Jedburgh  Roxburghshire


In 1887, John Bartholomew's Gazetteer of the British Isles described Jedburgh like this:

Jedburgh, royal burgh, par., and co. town of Roxburghshire, on Jed Water, 10¾ miles SW. of Kelso and 56 miles SE. of Edinburgh by rail - par., 22,535 ac., pop. 5147; royal burgh, pop. 2432; town, pop. 3402; P.O., T.O., 5 Banks, 2 newspapers. Market-days, Tuesday and Saturday. ...

The mun. burgh includes the suburbs of Richmond Row and Bongate. Jedburgh (popularly called Jethart, and anciently Jedworth, the "town on the Jed") is the centre of business for a large extent of surrounding country, and one of the (earliest) seats of the woollen mfr. in Scotland, the chief articles being tweeds and blankets; it has also an iron-foundry, engineering works, breweries, and tanneries. Jedburgh is an ancient place, dating, it is said, from the 9th century; it was a favourite residence of the Scoto-Saxon kings; in their time and afterwards it was the chief town on the Middle Marches, and one of the centres of Border warfare. The abbey, one of the finest ecclesiastical ruins in Scotland, was founded by David I. in 1118. The prison occupies the site of the ancient castle, destroyed in 1409. The houses still exist in which lodged Mary Queen of Scots (1566), Prince Charles Edward Stuart (1745), Burns (1787), and Wordsworth (1803). Sir David Brewster (1781-1868), the scientific writer, was a native, and James Thomson (1700-1748), the poet, received his early education at the old grammar-school. Jedburgh formed one of the Haddington District of Parliamentary Burghs, which returned 1 member until 1885.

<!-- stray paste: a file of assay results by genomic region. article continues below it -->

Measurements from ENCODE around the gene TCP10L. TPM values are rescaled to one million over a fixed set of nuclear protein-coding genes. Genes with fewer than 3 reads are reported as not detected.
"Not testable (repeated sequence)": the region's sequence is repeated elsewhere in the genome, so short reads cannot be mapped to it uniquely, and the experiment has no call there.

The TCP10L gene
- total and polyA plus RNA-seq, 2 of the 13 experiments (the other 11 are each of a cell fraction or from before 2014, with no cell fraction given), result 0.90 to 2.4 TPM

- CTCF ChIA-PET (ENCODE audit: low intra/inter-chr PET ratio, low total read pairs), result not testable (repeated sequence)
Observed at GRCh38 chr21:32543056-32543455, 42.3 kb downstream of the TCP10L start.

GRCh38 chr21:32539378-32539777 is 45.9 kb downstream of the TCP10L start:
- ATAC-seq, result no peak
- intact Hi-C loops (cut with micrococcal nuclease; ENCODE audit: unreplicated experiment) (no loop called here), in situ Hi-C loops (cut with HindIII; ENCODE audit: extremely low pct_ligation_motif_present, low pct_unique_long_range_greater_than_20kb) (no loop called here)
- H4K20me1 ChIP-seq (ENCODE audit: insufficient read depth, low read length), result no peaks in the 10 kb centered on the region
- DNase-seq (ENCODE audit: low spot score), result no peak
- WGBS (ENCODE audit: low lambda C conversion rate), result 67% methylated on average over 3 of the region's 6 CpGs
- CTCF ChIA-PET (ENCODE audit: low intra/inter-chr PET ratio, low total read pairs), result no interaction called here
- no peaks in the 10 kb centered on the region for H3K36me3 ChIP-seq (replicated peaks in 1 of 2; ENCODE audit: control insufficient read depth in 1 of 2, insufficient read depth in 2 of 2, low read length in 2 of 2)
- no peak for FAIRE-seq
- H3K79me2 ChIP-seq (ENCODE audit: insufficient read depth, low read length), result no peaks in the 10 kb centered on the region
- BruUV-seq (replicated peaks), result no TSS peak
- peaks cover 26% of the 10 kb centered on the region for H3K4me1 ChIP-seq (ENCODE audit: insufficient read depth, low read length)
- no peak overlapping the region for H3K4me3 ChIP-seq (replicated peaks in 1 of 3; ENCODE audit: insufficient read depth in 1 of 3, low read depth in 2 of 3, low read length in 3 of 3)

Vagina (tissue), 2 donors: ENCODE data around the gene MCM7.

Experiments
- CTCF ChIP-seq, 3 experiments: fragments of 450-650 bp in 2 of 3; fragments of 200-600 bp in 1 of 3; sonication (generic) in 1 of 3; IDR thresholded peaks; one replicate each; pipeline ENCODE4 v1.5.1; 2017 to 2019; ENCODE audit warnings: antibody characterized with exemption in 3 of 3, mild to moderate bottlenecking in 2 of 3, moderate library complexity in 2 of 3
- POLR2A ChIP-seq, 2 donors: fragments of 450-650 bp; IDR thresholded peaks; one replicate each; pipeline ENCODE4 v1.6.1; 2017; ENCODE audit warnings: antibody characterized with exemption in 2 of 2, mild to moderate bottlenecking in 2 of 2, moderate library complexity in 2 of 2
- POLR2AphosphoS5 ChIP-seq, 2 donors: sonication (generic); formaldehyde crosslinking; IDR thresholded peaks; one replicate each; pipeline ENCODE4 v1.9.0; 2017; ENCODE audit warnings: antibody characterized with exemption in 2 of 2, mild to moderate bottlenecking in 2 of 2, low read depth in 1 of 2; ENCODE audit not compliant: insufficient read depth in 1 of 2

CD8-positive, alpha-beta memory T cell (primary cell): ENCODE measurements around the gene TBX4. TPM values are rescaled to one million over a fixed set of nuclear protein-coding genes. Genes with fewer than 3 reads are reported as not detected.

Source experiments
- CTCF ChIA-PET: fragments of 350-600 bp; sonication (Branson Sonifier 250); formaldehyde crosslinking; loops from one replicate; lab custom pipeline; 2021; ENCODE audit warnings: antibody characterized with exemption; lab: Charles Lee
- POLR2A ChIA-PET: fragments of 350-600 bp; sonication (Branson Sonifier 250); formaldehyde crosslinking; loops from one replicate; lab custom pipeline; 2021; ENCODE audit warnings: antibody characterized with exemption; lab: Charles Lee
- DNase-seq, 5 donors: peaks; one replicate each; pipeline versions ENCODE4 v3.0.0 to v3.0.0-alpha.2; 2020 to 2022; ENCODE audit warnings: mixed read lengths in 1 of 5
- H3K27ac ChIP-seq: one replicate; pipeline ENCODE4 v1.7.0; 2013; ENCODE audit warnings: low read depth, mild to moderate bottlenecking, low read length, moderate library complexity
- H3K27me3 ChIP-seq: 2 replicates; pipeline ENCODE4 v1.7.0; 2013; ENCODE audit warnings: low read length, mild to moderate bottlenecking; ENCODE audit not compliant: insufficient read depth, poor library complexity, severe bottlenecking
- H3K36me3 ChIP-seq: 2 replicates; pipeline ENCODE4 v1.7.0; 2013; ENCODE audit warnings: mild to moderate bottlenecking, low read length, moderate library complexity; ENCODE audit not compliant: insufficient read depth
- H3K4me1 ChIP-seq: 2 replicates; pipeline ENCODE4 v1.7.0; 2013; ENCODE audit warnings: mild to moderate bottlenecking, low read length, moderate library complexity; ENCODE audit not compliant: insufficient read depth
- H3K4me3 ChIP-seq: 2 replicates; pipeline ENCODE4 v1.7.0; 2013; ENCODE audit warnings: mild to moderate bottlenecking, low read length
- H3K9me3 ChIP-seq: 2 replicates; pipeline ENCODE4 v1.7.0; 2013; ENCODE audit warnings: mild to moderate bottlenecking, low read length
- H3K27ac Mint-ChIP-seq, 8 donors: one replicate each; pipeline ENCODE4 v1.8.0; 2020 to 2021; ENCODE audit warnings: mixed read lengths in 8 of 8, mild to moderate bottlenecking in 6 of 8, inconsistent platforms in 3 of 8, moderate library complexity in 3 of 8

Jedburgh through time

Jedburgh is now part of Scottish Borders district. Click here for graphs and data of how Scottish Borders has changed over two centuries. For statistics about Jedburgh itself, go to Units and Statistics.

How to reference this page:

GB Historical GIS / University of Portsmouth, History of Jedburgh, in Scottish Borders and Roxburghshire | Map and description, A Vision of Britain through Time.


Date accessed: 17th May 2021

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